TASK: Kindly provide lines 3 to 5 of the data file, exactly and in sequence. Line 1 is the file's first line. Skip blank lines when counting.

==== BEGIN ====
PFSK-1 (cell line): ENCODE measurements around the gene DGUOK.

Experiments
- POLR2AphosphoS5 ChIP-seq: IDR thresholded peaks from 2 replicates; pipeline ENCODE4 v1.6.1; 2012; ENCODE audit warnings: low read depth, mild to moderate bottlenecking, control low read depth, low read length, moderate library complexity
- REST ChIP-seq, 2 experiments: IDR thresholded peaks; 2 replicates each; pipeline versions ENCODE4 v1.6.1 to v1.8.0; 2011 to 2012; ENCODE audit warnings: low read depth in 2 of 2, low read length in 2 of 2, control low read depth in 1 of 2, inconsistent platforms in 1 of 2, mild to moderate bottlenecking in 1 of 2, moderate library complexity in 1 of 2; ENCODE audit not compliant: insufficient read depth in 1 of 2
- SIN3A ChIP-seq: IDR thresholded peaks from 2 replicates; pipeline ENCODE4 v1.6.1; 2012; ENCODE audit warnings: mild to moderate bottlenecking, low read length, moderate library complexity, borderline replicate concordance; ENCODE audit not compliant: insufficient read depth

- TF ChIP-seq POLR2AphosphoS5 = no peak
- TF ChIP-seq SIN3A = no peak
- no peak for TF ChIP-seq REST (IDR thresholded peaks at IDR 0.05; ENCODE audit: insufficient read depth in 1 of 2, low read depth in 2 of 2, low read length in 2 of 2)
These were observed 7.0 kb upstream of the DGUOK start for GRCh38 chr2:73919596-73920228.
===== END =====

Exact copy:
- POLR2AphosphoS5 ChIP-seq: IDR thresholded peaks from 2 replicates; pipeline ENCODE4 v1.6.1; 2012; ENCODE audit warnings: low read depth, mild to moderate bottlenecking, control low read depth, low read length, moderate library complexity
- REST ChIP-seq, 2 experiments: IDR thresholded peaks; 2 replicates each; pipeline versions ENCODE4 v1.6.1 to v1.8.0; 2011 to 2012; ENCODE audit warnings: low read depth in 2 of 2, low read length in 2 of 2, control low read depth in 1 of 2, inconsistent platforms in 1 of 2, mild to moderate bottlenecking in 1 of 2, moderate library complexity in 1 of 2; ENCODE audit not compliant: insufficient read depth in 1 of 2
- SIN3A ChIP-seq: IDR thresholded peaks from 2 replicates; pipeline ENCODE4 v1.6.1; 2012; ENCODE audit warnings: mild to moderate bottlenecking, low read length, moderate library complexity, borderline replicate concordance; ENCODE audit not compliant: insufficient read depth